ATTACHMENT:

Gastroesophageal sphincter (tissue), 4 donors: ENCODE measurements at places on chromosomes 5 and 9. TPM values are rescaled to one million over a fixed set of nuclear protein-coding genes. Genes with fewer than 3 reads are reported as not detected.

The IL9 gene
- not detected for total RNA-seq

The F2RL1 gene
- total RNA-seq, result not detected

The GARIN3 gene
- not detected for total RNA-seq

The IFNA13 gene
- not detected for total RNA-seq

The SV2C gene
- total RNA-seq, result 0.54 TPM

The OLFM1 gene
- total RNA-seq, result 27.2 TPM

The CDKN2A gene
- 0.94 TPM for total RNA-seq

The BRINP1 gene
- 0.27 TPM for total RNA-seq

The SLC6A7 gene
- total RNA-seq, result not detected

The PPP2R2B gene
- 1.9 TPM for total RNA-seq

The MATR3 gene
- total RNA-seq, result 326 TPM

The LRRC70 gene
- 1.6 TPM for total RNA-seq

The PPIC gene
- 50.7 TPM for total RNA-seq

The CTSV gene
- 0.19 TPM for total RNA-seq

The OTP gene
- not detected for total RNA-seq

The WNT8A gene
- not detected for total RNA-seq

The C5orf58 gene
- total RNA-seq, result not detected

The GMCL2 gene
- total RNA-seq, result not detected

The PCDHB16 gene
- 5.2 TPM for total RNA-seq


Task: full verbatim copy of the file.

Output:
Gastroesophageal sphincter (tissue), 4 donors: ENCODE measurements at places on chromosomes 5 and 9. TPM values are rescaled to one million over a fixed set of nuclear protein-coding genes. Genes with fewer than 3 reads are reported as not detected.

The IL9 gene
- not detected for total RNA-seq

The F2RL1 gene
- total RNA-seq, result not detected

The GARIN3 gene
- not detected for total RNA-seq

The IFNA13 gene
- not detected for total RNA-seq

The SV2C gene
- total RNA-seq, result 0.54 TPM

The OLFM1 gene
- total RNA-seq, result 27.2 TPM

The CDKN2A gene
- 0.94 TPM for total RNA-seq

The BRINP1 gene
- 0.27 TPM for total RNA-seq

The SLC6A7 gene
- total RNA-seq, result not detected

The PPP2R2B gene
- 1.9 TPM for total RNA-seq

The MATR3 gene
- total RNA-seq, result 326 TPM

The LRRC70 gene
- 1.6 TPM for total RNA-seq

The PPIC gene
- 50.7 TPM for total RNA-seq

The CTSV gene
- 0.19 TPM for total RNA-seq

The OTP gene
- not detected for total RNA-seq

The WNT8A gene
- not detected for total RNA-seq

The C5orf58 gene
- total RNA-seq, result not detected

The GMCL2 gene
- total RNA-seq, result not detected

The PCDHB16 gene
- 5.2 TPM for total RNA-seq